BlackBerry unveils Internet of Things platform at CES
Canadian company hopes to leverage reputation for security in growing market for everyday web-connected device
BlackBerry jumped into the Internet of Things today, announcing at the Consumer Electronics Show in Las Vegas that the company is making a hard push into having its technology installed on the growing numbers of everyday items connected to the internet.
The Waterloo, Ont.-based smartphone company said at the world's largest technology conference Wednesday it would focus initially on the automotive and asset-tracking industries to install BlackBerry technology on their devices
The Internet of Things is a buzzword that refers to the growing number of everyday objects such as fridges, cars, televisions and thermostats that used to simply be standalone electronics that didn't communicate with the outside world, but are increasingly coming ready-to-connect with the internet and each other seamlessly.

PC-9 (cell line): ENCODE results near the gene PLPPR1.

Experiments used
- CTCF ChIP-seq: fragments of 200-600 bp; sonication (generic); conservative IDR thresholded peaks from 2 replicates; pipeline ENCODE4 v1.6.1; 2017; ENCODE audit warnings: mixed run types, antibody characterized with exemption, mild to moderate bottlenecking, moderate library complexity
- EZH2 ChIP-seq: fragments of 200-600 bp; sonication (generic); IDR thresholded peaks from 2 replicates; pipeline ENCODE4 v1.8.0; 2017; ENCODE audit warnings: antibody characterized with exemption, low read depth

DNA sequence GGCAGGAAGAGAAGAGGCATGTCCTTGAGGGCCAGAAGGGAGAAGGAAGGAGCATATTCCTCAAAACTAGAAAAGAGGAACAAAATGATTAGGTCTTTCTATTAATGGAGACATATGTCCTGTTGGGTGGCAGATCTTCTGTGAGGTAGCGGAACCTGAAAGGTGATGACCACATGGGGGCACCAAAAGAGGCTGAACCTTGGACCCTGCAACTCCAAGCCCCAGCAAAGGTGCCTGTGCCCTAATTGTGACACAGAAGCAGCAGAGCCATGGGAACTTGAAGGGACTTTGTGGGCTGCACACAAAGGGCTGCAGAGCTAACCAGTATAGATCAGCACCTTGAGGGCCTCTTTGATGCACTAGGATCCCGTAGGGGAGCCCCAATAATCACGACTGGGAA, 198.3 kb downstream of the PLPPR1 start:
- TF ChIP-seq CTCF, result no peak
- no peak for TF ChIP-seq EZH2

The company is banking that its iron-clad reputation for security and reliability will be a major selling point with the makers of those devices. As such, BlackBerry says it will be rolling out a version of its QNX software for use in those applications, to make them better at collecting, transmitting and most importantly using data on how they're used.
"The platform’s asset tracking and connected car applications targeting those markets are just the first step in BlackBerry’s broad and expanding IoT strategy," BlackBerry said in a release. "The BlackBerry IoT platform will also be extended into the smart energy sector and the health-care field."
At least in the early stages, BlackBerry is making the technology available for free to try for six months to certain companies in those two fields, as long as they have at least 10 employees.
The company has launched a website explaining its offerings, and what it plans to do in the space moving forward.